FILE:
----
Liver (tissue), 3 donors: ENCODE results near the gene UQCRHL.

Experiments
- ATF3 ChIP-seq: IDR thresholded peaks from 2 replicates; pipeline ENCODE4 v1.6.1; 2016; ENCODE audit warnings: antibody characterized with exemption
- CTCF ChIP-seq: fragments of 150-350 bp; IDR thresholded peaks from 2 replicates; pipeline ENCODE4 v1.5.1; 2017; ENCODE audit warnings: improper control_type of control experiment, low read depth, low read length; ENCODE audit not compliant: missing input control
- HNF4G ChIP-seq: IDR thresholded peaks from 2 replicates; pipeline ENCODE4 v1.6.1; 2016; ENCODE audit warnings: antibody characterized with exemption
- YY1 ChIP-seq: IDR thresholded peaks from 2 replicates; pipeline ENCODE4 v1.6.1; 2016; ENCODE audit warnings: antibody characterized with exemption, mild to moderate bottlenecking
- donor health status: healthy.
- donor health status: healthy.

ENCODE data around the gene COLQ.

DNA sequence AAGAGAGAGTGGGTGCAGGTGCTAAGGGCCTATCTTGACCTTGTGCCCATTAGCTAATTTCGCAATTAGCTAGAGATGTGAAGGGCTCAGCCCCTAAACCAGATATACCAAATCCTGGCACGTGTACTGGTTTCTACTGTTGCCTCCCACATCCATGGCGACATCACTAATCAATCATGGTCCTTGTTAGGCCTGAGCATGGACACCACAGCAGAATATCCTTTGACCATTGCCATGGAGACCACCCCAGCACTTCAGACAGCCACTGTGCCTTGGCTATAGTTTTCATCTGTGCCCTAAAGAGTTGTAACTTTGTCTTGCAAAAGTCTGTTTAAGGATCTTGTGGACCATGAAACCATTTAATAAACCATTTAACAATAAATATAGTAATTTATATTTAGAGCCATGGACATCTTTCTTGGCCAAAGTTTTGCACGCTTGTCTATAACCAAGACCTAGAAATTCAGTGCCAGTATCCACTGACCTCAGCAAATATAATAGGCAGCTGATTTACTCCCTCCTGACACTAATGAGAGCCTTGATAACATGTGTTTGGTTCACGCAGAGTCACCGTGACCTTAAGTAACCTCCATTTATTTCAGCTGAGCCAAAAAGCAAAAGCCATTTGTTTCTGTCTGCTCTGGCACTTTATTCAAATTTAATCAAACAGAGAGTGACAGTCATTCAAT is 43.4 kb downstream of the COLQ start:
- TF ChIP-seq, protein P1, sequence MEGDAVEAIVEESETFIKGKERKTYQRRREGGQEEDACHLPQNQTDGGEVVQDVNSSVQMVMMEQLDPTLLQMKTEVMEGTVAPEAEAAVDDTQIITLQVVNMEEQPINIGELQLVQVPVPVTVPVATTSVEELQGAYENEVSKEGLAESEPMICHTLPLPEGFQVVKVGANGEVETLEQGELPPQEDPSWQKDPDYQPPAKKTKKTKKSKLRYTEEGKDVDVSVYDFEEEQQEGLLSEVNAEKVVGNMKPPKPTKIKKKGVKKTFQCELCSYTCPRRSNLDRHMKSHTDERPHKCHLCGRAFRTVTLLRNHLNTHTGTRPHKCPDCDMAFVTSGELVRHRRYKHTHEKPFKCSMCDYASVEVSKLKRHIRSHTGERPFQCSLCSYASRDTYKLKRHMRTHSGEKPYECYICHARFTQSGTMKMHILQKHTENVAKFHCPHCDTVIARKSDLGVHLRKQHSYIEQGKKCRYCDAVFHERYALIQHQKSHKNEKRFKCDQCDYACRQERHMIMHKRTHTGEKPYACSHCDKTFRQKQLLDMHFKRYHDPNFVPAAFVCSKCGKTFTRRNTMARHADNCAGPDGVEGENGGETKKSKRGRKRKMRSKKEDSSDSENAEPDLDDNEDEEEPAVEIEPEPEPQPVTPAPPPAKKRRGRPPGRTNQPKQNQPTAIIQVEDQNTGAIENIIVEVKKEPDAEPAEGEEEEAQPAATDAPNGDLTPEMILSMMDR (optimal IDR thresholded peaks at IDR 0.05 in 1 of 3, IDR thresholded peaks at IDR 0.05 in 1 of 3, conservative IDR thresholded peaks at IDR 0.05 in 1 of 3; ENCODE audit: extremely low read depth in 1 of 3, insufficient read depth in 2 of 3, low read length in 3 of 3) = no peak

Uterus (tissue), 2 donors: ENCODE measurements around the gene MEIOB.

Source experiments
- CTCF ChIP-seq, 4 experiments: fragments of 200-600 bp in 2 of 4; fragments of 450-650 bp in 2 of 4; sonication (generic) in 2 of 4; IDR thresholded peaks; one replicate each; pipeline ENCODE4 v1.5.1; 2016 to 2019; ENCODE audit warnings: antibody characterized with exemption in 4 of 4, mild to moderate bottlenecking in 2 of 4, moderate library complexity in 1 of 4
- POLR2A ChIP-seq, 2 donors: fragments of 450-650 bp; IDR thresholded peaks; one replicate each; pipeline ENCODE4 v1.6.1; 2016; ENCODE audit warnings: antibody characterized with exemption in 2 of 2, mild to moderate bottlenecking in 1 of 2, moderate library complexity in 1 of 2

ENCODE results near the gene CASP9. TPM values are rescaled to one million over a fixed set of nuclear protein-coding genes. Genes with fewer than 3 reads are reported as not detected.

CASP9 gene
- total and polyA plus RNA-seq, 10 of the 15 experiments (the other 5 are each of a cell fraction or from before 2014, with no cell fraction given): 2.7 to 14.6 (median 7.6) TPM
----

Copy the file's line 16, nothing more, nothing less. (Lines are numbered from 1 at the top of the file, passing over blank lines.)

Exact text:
ENCODE results near the gene CASP9. TPM values are rescaled to one million over a fixed set of nuclear protein-coding genes. Genes with fewer than 3 reads are reported as not detected.